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Northern Ireland has four fixed testing sites and six mobile testing units

Stormont’s health minister has raised concerns about the UK-wide Covid-19 test booking system after some NI users were offered tests in Great Britain.

Robin Swann said he has contacted UK Health Secretary Matt Hancock “seeking action on a number of concerns”.

He was speaking after Sinn Féin assembly member Pat Sheehan was offered a test in Scotland and called the online booking system a “shambles”.

Mr Swann described it as a “glitch” and said it must be resolved as a priority.

Mr Sheehan tweeted details of his personal experience of the booking system after trying to organise a test for his four-year-old daughter who had developed a high temperature.

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The West Belfast assembly member said his case was not isolated

The West Belfast assembly member first tried to order a home testing kit online but he was told none were available.

Mr Sheehan then tried to book a slot at a local testing centre but was told the nearest available test was in Stranraer in Scotland, more than 45 miles (72km) away.

“We’ve been at this for six months now, you would expect any difficulties there were would’ve been ironed out,” Mr Sheehan told BBC News NI.

“My case isn’t an isolated case, there seems to be a lot of people facing the same difficulties.”

On Monday The Irish News reported people were booking tests at a mobile testing unit in Carrickfergus, arriving only to find out it had moved and no longer existed.

“I think the health minister needs to be honest and frank about the difficulties there are in the testing system because it is absolutely clear to me there are difficulties,” said Mr Sheehan.

“There’s no point trying to cover it up because it’s only going to lead to greater frustration.

“The system is probably going to have to be ramped up over the next few months and if it can’t handle the demand at the minute then what is it going to be like then?”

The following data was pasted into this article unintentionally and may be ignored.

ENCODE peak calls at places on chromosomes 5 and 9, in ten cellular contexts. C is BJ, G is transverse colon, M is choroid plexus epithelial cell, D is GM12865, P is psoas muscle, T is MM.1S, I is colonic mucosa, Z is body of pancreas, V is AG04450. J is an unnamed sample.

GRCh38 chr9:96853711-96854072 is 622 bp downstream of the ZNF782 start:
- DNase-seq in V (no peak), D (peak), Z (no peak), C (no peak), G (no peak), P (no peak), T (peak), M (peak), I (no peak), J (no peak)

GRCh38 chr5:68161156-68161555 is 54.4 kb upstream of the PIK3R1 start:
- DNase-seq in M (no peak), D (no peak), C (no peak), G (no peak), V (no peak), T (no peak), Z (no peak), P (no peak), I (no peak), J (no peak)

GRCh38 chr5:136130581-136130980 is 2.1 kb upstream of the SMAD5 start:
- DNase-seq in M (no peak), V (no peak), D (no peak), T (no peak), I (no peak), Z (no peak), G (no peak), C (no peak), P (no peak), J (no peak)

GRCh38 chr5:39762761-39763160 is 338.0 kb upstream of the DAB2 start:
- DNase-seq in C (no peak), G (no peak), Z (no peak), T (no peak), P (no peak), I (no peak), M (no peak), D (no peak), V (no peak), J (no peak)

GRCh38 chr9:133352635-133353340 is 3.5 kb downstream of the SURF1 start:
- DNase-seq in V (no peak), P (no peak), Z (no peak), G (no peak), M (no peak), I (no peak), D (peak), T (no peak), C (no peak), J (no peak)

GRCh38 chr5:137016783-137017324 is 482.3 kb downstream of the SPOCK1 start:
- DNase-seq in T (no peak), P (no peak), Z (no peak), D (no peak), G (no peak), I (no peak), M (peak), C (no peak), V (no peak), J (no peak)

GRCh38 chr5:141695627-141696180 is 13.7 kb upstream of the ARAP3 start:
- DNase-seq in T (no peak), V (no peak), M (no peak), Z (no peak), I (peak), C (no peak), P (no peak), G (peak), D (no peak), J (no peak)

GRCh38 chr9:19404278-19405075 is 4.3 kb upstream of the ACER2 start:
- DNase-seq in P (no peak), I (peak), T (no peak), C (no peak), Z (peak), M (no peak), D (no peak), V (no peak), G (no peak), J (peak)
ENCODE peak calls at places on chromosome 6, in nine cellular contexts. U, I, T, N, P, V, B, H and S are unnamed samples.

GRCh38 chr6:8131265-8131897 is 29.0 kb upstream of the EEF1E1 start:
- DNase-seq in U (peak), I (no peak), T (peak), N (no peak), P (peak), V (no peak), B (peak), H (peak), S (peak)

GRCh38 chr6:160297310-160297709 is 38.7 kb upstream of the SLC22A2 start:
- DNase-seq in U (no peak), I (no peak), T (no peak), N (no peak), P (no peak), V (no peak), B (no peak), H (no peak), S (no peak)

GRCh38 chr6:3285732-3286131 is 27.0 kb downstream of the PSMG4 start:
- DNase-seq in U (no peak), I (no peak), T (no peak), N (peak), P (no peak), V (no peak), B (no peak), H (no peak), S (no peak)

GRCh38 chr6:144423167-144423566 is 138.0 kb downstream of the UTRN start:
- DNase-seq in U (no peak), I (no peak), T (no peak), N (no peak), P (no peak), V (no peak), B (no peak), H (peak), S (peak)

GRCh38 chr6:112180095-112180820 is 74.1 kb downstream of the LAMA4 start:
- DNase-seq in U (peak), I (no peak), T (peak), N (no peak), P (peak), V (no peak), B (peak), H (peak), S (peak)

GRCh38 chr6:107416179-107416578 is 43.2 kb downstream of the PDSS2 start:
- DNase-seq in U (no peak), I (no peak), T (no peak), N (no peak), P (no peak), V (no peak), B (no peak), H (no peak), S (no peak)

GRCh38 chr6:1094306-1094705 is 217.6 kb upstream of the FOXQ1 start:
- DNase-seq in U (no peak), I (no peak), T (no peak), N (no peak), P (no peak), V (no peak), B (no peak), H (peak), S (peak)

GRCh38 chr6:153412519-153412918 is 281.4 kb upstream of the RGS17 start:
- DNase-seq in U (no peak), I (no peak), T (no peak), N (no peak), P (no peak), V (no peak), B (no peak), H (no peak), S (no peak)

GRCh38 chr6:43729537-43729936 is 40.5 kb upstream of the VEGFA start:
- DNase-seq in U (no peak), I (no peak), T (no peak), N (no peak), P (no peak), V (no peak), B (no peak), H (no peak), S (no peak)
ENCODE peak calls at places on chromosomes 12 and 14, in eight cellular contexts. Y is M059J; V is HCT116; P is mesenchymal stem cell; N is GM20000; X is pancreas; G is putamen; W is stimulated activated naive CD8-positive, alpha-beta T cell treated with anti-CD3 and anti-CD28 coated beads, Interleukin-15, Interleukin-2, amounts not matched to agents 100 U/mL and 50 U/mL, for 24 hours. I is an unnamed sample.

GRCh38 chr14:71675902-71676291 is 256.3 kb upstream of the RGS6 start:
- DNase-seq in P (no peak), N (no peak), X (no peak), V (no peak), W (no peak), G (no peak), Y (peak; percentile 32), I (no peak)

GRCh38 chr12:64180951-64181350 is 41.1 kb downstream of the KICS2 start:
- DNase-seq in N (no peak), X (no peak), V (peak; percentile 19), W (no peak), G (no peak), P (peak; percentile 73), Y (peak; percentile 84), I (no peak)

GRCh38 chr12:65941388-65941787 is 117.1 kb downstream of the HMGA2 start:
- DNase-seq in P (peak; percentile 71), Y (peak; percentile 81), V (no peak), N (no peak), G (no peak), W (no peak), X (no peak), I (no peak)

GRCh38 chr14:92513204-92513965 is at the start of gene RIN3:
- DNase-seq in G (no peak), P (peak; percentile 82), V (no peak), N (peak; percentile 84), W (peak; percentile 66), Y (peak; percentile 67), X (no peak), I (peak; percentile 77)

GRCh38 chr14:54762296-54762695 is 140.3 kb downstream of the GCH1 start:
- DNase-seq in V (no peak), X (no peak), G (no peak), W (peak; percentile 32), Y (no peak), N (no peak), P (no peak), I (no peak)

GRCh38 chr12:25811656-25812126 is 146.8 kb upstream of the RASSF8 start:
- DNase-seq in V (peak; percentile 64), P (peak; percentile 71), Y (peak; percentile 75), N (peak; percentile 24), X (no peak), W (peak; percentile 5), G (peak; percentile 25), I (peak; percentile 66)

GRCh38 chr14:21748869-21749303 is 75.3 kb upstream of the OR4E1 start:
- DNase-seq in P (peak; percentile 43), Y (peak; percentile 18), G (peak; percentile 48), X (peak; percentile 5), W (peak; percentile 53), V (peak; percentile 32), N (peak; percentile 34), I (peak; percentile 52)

Independent assembly member Claire Sugden also said her constituents in East Londonderry were having difficulties booking appointments both online and on the phone.

“I have spoken to people who have had to wait on the phone lines all day before finally getting an appointment,” Ms Sugden said.

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Health Minister Robin Swann says no-one in NI is expected to travel outside the jurisdiction for a test

Mr Swann issued a statement acknowledging problems in the UK-wide booking system.

“To be clear, no-one in Northern Ireland is expected to travel outside the jurisdiction for a test,” he said.

“These slots have been offered by the online system because it has not on occasions recognised local requirements.

“The same problem has been reported in Scotland.”

‘Pressure on testing’

Northern Ireland’s Public Health Agency (PHA) said the UK-wide system was run by the Department of Health and Social Care (DHSC) and it was working with them to resolve a number of issues.

As it stands, there are four fixed testing sites in Northern Ireland and six mobile venues.

The PHA confirmed that together, these have the capacity to carry out about 6,000 tests per day.

“We are aware of some issues with the DHSC booking system which have resulted in people finding it hard to book tests, or being offered tests at sites outside Northern Ireland,” said Dr Bríd Farrell from the PHA.

“We are working with DHSC to try to resolve these, but it’s important to note that pressure on testing is having an impact, which is why it is important that testing is used appropriately.”

The PHA’s advice is to book a test within three days of developing coronavirus symptoms.

However, on Tuesday the agency emphasised that “those who are not displaying any of these symptoms should avoid booking a test, as they could be taking the place of someone who needs one”.

The PHA also confirmed some people who used the booking system recently were offered tests at locations that no longer had a mobile testing unit available.

“This was because the DHSC portal for booking tests did not immediately update with the new locations,” Dr Farrell explained.

She said the PHA would continue to work with DHSC colleagues to ensure changes were made to the booking portal in a “more timely manner”,

“I am sure it has been very frustrating for anyone affected by these issues, but I would urge anyone affected to log on to the testing portal and rebook a test if they have not yet done so,” she added.